The Bayeux Tapestry is an extraordinary work of art and historical record that tells the story of one of the most pivotal events in European history – the Norman Conquest of England in 1066. The tapestry is embroidered using woolen threads on a linen background. The scenes are depicted in a continuous narrative, with detailed and vivid representations of battles, ceremonies, and daily life.
The Bayeux Tapestry is a symbol of France and England's deep historical links. It depicts the Norman Conquest from a Norman perspective and symbolizes a pivotal time in European history. Today, the Bayeux Tapestry continues to excite historians, art fans, and visitors from all over the world. It is an extraordinary historical and artistic treasure, providing significant insight into the events and culture of the Norman Conquest and serving as a fascinating chronicle of medieval history.
Battle of Normandy Memorial Museum
The Musée Mémorial de la Bataille de Normandie, often known as the Battle of Normandy Memorial Museum, is a notable historical organisation committed to preserving and commemorating the events of World War II's Battle of Normandy. The Battle of Normandy was a pivotal military action during World War II. It all started on D-Day, June 6, 1944, when the Allies launched a major naval invasion on the beaches of Normandy in order to liberate France from German occupation.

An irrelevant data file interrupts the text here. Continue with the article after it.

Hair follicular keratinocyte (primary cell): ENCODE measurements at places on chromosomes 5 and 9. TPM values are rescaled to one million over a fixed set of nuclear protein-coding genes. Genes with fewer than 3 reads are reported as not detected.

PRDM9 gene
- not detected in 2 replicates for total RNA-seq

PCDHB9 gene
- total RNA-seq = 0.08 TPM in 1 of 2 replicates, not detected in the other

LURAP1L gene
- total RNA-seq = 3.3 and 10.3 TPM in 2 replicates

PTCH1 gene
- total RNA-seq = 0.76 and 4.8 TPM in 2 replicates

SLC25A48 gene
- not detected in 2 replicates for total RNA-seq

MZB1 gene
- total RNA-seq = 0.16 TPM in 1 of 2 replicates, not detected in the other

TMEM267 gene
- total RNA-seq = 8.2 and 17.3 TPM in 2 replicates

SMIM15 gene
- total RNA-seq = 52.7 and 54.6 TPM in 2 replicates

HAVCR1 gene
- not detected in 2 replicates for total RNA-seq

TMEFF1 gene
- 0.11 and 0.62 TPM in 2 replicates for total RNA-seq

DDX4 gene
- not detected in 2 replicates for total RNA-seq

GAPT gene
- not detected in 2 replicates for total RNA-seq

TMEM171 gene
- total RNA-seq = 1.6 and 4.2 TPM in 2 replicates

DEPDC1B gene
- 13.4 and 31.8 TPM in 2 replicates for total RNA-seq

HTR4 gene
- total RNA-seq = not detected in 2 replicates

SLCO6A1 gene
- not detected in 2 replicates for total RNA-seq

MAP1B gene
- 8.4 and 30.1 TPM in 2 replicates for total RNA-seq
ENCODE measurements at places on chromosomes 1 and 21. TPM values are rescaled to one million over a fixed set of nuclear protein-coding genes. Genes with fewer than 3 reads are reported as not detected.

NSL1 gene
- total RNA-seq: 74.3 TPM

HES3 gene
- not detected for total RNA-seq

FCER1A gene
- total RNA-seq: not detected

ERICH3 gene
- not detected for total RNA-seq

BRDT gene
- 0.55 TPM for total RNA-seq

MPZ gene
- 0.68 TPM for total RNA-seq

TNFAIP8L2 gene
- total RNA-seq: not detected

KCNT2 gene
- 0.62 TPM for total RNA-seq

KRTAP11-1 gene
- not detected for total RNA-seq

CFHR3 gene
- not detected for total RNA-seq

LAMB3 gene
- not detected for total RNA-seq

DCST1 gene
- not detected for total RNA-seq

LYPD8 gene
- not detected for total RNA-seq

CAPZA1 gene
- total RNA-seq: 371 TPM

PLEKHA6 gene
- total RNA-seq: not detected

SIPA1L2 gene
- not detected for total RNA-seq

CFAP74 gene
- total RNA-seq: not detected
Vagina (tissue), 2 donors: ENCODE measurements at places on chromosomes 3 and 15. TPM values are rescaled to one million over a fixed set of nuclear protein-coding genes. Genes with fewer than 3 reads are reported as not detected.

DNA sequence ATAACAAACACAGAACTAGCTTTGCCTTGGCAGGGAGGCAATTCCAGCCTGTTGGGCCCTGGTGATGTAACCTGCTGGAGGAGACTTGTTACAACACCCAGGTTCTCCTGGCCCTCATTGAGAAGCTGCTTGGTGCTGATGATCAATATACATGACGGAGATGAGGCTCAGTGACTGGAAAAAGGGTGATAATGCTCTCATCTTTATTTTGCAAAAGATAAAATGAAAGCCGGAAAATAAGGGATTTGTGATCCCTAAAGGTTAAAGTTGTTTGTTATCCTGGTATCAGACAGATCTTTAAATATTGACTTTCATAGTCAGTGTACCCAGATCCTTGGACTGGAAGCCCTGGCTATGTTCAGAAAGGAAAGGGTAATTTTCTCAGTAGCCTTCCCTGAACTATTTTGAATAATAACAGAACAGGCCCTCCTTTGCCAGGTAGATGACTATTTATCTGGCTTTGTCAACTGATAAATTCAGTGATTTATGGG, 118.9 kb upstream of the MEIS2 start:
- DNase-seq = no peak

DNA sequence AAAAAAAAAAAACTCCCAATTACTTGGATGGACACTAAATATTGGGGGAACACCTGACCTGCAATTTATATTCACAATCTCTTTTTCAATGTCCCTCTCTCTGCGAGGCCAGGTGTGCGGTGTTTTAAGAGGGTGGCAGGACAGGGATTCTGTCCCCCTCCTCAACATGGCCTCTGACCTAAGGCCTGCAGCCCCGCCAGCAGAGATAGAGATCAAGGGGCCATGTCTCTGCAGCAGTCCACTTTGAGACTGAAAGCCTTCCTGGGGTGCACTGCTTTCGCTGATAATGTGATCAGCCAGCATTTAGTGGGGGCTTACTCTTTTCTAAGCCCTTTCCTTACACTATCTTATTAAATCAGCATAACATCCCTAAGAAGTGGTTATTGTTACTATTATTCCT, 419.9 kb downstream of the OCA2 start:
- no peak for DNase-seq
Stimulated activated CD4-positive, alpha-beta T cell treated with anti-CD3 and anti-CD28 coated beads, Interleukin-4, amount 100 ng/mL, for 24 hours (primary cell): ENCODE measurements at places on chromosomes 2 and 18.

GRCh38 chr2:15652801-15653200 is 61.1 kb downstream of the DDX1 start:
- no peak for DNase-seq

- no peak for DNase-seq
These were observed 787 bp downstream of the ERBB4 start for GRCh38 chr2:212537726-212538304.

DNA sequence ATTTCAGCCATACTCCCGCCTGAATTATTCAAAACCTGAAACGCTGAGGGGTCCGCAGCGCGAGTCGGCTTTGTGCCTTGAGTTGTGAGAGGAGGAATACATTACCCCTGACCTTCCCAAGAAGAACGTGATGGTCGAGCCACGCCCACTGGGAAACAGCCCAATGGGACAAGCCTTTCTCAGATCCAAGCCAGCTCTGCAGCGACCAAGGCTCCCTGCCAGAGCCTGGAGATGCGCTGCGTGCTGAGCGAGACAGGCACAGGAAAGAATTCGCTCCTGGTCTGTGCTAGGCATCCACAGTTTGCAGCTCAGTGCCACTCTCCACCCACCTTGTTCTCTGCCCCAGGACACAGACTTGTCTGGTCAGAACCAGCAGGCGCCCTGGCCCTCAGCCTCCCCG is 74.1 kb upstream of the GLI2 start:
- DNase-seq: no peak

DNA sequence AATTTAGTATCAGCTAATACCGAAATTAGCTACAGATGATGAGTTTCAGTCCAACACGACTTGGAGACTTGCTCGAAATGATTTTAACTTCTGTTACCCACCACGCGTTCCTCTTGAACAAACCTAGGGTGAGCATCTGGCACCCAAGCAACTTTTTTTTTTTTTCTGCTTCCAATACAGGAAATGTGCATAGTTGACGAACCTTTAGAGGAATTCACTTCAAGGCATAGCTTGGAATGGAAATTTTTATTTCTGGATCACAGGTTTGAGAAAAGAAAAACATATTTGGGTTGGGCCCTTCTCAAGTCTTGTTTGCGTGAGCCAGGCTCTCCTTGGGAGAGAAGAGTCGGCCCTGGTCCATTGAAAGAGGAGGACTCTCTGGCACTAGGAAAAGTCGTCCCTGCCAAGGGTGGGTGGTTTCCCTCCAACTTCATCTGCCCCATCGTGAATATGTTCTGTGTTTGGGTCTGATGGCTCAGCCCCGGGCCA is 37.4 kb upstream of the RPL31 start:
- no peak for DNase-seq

Visitors can examine a large collection of artefacts inside the museum, including images, documents, military equipment, and personal possessions of troops. The exhibits provide a thorough and immersive overview of the conflict and its influence on the region and the world. The fight at Normandy Memorial Museum is a testimony to the valor of those who fought in the fight as well as the lasting impact of this pivotal historical event. The museum pays honour to the soldiers, citizens, and communities affected by the fight through its exhibitions and artefacts, encouraging a feeling of recollection and appreciation of this critical chapter in world history.